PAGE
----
Bare Beauty Session: Katia



This is Katia. She was my first official Bare Beauty session. She met me at our house in Old Québec on a saturday morning in July and we walked up our street a ways until we found this perfect little ally between some neighbors homes where the light was soft and inviting, and we stayed there for the next hour just talking and clicking away.

She told me about when she struggled with some major insecurities as a teen/young adult, and how she found the strength within not only herself to move on from it, but from the people she chose to surround herself with.

Here are some excerpts from my interview with her.


BB: Ça fait combien de temps que tu travailles dans le monde de la mode?

How long have you been working in the fashion world?


K: Ça fait, depuis 2000. Je ne suis pas une artiste, mais j’aime le monde et la mode, alors, le commerce, ça a fait du sens.

Since 2000. I’m not an artist, but I love people and fashion, so commerce just made sense.


BB: Est-ce que tu portes du maquillage régulièrement?

Do you regularly wear makeup?


K:Non, peut-être plus quand j’étais plus jeune, comme pour faire Madonna ou Cyndi Lauper..

No. Maybe a little more when I was younger, but more for the Madonna, or Cyndi Lauper looks..


BB: Alors, plus comme pour un ‘statement’, pas tous les jours. Est-ce qu’il y’a quelque chose d’autre avec quoi tu t’es caché? La mode? Les vêtements?

So, more as a statement, not for every day. Was there something else though, that you hid behind? Fashion? Clothing?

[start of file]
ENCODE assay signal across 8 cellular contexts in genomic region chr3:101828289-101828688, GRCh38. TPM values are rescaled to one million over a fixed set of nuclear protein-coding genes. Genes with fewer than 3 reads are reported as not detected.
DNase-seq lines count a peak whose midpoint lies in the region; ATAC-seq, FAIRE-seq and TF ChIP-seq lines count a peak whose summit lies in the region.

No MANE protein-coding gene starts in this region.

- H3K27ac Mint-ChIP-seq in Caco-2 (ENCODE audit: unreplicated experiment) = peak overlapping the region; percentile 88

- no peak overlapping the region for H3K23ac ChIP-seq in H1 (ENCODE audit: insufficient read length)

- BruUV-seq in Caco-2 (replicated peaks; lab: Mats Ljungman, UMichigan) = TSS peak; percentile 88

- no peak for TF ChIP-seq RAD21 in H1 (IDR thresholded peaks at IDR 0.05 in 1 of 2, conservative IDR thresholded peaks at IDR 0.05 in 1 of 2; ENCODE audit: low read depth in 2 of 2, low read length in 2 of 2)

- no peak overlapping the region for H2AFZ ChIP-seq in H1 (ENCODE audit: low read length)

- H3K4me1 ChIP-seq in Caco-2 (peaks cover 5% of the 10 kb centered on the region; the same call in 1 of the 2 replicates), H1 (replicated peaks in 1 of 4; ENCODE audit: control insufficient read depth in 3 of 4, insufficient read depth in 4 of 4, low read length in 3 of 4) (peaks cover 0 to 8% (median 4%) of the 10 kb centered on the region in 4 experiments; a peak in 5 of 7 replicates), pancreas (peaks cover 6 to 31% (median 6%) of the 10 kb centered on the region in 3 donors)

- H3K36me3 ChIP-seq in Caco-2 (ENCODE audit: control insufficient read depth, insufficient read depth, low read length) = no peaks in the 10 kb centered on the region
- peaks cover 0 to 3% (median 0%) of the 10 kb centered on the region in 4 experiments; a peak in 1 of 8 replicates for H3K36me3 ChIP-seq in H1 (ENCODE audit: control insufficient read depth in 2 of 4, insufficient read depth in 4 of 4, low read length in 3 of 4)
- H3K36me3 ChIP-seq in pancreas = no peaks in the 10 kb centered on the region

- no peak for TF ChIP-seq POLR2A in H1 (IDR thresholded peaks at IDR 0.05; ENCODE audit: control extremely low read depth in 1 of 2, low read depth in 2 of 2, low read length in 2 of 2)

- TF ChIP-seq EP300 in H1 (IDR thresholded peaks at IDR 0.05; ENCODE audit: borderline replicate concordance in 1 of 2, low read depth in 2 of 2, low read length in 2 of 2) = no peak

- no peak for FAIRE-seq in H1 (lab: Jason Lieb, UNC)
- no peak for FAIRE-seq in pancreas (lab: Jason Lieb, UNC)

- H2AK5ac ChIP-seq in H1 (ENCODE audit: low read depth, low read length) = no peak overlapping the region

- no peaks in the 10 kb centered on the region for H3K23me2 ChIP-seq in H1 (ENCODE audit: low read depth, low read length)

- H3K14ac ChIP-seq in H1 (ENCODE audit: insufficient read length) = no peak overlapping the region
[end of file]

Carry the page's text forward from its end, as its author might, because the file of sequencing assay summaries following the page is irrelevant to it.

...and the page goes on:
K: Oui, exact. J’avais l’extravagance plus dans les vêtements que le maquillage. Même aujourd’hui, quand je sors, quand je rentre à quelque part, j’ai besoin de l’attention. Quand je rentre, il faut que ça fasse, BOOM! Même à New York, dernièrement, ça me fait tellement du bien, j’avais comme un gros chapeau, et je me promenais, crime, tout le monde disait, ‘eh, ton chapeau et vraiment hot.’ Et en plus, c’est à New York… Alors, oui, c’est ça, ma valorization. je l’ai trouvé vraiment dans les vêtements.

Yes, exactly. I was more extravagant in my clothing than makeup. Even now, when I go out, when I walk into a room, I need attention. When I walk in, it’s got to be like, BOOM! I was actually in New York City recently, and it made me so happy, I was wearing this huge hat, and my god, people kept stopping me on the streets telling me how cool my hat was. And that was in New York.. So, yeah, my validation, I found it more in clothing.


BB: Est-ce qu’il y’avait déjà eu un temps ou t’était comme pas alaise dans ta peau?

Was there ever a time where you really didn’t feel comfortable in your own skin?


K: Pour moi, dans le fond, c’est pas dans le maquillage que je me suis cacher .. On dirait, je me crème pas.. je ne mets pas de la crème. Check là, mes sourcils, ne sont même pas fait! On dirait que je suis une fille qui fait attention de qu’est-ce qu’elle mange, qui s’entraîne beaucoup. C’est que moi, j’avais les gros problèmes de comportements alimentaire, et ça durée des années.. même j’ai arrêté d’être menstruée pendant quatre ans. C’était un dur bout.. (de sortir de ça).

“For me, it wasn’t with makeup that I hid.. I mean, I don’t even use cream on my face at night. Check it, my eyebrows aren’t even done! I’m more of a girl who watches what she eats and pays attention to the things I put in my body. I work out a lot. No, for me, I had a very serious eating disorder, and it lasted for years. I didn’t eat. I mean, I actually went four years without my period. And it was really hard to get out of that.